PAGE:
Common name: Banksia

Family: PROTEACEAE

Banksia (Banksia pilostylis) blooms with strongly scented cream to yellow flowers from October to January. Photo: D. Blumer.View image slideshow

Origin of Scientific Name

Banksia: after Sir Joseph Banks (1743 – 1820), who sailed around the world with Captain James Cook in 1768 - 1771, and collected the largest private herbarium in Europe, about 30,000 species. President of the Royal Society for over 40 years.

pilostylis: (Latin) pilus, meaning hair, referring to the hairy stems and flowers.

Description

Banksia pilostylis is endemic to WA, found naturally occurring in areas south of the state near the town of Esperance. It grows well in white or grey/yellow sand or sandy loam soil and is commonly found in sandplains, often growing in swampy depressions.

It is a dense and compact shrub, growing from 2-4 m in both height and width. The leaves are long, saw-toothed and have a silvery underside. Banksia pilostylis blooms from October to January with a showy display of strongly scented cream to yellow flowers. This shrub produces large amounts of nectar from its spike shaped cylindrical flowers and because of this, it is a perfect addition to a garden if you hope to attract honeyeaters and other small nectar loving creatures.

Horticultural tips

  • Fertilise Banksia pilostylis at time of planting with a slow release native fertiliser.
  • Water while the plant is still young, especially during the first year of establishment, once established very little supplementary water is required.
  • Suitable for planting in a container or garden and has potential to be used as a windbreak.
  • The flowers display well as a cut flower.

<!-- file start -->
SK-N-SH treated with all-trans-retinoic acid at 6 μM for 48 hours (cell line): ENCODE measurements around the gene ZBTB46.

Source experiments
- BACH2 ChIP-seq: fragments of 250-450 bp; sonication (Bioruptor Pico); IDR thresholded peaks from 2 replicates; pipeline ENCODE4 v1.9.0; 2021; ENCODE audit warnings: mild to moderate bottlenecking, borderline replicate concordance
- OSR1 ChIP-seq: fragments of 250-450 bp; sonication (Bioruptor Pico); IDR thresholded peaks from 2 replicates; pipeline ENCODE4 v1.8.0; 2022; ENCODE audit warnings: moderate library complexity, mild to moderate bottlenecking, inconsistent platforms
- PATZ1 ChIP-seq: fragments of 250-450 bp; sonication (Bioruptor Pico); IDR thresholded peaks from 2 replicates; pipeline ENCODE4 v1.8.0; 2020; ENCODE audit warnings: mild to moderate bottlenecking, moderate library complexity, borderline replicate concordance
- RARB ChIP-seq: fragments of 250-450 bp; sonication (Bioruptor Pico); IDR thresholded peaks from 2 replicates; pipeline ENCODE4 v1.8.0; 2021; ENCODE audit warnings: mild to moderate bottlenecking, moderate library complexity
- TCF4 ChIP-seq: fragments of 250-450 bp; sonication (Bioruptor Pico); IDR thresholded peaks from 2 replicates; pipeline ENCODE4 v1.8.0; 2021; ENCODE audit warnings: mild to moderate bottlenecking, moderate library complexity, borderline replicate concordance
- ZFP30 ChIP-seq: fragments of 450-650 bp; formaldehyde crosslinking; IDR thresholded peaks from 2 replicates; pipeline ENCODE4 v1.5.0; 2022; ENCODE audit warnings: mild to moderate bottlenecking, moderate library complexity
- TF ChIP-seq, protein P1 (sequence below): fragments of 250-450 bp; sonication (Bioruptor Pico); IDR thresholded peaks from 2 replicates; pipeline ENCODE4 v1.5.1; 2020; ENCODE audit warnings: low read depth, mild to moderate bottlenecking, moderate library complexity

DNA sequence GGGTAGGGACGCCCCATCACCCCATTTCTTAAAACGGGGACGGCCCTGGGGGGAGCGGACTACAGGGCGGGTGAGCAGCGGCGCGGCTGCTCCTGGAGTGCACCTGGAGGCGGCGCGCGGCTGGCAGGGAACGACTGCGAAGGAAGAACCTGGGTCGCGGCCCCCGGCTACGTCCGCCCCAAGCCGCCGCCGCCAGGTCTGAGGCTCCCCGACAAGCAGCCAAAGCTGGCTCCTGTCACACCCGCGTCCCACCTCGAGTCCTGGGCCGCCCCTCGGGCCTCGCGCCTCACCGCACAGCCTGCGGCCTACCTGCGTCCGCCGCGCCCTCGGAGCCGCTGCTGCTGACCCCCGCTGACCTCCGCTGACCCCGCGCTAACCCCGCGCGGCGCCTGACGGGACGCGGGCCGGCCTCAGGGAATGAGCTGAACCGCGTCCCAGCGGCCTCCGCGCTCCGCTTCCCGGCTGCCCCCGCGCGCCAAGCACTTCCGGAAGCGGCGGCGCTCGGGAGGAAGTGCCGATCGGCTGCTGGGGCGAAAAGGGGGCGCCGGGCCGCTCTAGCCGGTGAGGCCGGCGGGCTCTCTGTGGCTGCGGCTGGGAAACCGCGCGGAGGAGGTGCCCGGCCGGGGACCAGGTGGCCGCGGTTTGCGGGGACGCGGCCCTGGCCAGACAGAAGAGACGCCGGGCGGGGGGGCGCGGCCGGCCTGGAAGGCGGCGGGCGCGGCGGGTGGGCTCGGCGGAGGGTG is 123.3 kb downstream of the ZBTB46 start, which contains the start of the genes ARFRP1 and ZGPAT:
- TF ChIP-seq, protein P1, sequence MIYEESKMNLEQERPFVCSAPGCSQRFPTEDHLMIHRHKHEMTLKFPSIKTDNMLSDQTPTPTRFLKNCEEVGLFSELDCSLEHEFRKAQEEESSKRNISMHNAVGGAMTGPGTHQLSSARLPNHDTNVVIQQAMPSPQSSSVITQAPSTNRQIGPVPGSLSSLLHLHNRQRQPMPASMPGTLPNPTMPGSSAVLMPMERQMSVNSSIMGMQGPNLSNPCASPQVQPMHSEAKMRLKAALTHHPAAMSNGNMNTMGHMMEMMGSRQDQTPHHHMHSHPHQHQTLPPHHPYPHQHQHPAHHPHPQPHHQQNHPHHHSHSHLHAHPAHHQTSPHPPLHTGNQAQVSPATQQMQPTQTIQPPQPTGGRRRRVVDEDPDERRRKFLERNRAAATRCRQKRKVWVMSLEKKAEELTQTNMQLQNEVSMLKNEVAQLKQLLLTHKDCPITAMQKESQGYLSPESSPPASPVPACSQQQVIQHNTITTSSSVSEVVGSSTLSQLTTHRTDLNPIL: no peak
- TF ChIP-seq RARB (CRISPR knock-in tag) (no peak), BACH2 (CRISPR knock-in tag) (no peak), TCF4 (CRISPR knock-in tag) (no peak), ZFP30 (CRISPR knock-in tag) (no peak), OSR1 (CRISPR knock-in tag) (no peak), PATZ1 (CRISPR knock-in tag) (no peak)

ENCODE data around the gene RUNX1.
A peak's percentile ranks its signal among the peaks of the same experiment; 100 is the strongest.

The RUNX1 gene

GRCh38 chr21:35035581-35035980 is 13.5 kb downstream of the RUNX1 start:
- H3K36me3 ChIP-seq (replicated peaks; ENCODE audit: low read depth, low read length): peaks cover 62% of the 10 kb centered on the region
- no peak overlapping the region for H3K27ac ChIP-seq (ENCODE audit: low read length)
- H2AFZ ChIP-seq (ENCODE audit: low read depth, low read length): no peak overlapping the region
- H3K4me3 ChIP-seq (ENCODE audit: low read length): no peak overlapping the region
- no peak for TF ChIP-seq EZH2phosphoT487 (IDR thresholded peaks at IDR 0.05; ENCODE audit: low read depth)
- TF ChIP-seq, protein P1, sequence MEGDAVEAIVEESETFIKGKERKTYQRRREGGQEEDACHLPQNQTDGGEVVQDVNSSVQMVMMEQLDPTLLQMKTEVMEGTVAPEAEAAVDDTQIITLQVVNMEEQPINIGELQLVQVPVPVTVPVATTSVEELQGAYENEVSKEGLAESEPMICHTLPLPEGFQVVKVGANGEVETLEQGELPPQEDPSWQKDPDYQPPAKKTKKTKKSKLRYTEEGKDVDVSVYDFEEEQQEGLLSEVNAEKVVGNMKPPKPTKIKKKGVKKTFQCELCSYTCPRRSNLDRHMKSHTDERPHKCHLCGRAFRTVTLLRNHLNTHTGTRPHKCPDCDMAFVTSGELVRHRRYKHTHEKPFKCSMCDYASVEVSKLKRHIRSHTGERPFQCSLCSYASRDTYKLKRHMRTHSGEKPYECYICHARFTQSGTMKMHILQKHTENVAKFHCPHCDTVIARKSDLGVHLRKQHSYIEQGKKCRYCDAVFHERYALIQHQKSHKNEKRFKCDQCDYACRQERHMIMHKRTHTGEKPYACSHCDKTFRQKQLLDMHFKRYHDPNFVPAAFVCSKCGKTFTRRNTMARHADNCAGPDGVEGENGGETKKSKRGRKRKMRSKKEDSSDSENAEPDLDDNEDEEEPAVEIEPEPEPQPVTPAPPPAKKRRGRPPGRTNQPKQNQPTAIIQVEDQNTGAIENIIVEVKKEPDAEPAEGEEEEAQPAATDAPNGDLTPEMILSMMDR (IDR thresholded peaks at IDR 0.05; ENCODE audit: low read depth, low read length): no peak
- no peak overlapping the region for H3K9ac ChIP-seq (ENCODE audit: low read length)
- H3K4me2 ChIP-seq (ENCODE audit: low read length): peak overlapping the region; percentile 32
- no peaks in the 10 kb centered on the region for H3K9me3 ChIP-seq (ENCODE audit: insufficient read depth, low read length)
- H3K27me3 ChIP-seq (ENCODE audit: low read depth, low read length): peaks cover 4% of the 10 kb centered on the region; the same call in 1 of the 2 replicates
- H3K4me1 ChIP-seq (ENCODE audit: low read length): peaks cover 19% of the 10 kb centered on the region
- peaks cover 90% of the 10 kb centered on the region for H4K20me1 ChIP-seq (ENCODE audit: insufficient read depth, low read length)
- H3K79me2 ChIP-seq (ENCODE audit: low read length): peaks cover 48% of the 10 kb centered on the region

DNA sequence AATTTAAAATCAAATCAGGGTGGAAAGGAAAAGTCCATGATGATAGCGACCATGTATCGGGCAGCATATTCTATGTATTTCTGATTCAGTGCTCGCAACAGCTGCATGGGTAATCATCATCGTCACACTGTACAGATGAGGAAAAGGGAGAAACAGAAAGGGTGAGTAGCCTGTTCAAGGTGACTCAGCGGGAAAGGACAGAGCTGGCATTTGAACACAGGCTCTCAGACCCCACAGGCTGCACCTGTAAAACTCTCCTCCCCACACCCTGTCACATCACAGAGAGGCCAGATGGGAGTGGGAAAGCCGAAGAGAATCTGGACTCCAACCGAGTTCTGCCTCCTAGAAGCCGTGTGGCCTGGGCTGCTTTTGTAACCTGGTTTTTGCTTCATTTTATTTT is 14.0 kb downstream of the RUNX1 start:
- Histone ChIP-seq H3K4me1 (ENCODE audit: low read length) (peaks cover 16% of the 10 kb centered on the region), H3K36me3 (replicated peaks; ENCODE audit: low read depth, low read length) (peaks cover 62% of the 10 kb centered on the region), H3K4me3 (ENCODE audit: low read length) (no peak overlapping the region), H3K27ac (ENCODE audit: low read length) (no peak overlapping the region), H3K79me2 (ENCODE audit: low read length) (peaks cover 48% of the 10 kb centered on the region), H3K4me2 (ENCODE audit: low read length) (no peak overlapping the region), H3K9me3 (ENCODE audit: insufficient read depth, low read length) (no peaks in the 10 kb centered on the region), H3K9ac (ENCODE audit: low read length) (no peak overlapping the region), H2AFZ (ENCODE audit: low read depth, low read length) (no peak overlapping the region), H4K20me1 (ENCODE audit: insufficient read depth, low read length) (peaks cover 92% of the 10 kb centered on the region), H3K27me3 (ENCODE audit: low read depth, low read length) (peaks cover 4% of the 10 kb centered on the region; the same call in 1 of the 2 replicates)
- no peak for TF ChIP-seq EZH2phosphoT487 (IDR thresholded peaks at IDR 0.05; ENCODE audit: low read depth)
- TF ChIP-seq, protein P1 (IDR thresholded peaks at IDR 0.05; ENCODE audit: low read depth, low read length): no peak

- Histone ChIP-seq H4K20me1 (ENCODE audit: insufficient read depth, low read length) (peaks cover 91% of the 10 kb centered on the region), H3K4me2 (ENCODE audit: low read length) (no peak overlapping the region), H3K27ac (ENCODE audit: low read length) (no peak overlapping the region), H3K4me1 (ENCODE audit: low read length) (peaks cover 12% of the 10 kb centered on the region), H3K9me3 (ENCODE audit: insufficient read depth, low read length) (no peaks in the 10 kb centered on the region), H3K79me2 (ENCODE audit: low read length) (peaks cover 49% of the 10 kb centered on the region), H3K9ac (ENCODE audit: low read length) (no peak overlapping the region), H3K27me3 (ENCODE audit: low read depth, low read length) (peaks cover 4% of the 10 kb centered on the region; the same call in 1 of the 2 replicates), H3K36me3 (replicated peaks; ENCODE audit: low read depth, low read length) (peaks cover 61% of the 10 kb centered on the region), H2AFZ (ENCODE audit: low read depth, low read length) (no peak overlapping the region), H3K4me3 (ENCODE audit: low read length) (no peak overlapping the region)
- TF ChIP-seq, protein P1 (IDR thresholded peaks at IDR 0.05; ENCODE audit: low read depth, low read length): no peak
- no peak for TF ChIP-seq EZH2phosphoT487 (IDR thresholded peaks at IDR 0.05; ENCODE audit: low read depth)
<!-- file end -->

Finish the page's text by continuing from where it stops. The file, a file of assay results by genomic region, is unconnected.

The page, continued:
• Plant in full or partial sun locations.

For more horticultural tips view our Plant Notes section.

View in Kings Park

Visit Kings Park and Botanic Garden to see Banksia pilostylis in the Western Australian Botanic Garden – Banksia Garden, or garden beds adjacent to the Wadjuk carpark (refer to map).

Want more information?

Refer to the profile for this plant on the Department of Biodiversity, Conservation and Attractions' FloraBase online herbarium.

Banksia pilostylis is a dense and compact shrub, growing from 2-4m in both height and width. Photo: D. Blumer. Banksia pilostylis grows well in white or grey/yellow sand or sandy loam soil and is commonly found in sandplains. Photo: D. Blumer. Banksia pilostylis produces large amounts of nectar from its spike shaped cylindrical flowers, attracting wildlife such as wattle birds (pictured). Photo: D. Blumer. Banksia pilostylis can be found in the Western Australian Botanic Garden – Banksia Garden, or garden beds adjacent to the Wadjuk carpark. Photo: D. Blumer. Banksia pilostylis leaves are long, saw-toothed and have a silvery underside. Photo: D. Blumer.

Kings Park access disruption

Part of the Western Path between Monash Avenue and Aberdare Road will be closed from Monday, 8 February 2021 due to construction works on The Kids’ Bridge, pedestrian detours will be in place.

DNA Tower closure

The DNA Tower in Kings Park will be closed from Monday, 8 February 2021 until mid-April 2021 due to maintenance.

Concert traffic interruptions

Road and carpark closures will occur in Kings Park and Botanic Garden in February-March 2021 due to concert events.

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Farewell and thank you Grady and Lesley

The Botanic Gardens and Parks Authority (BGPA) would like to extend a sincere thank you and farewell to two of our longest serving staff members, Lesley Hammersley and Grady Brand who will retire from the Authority in December 2020.

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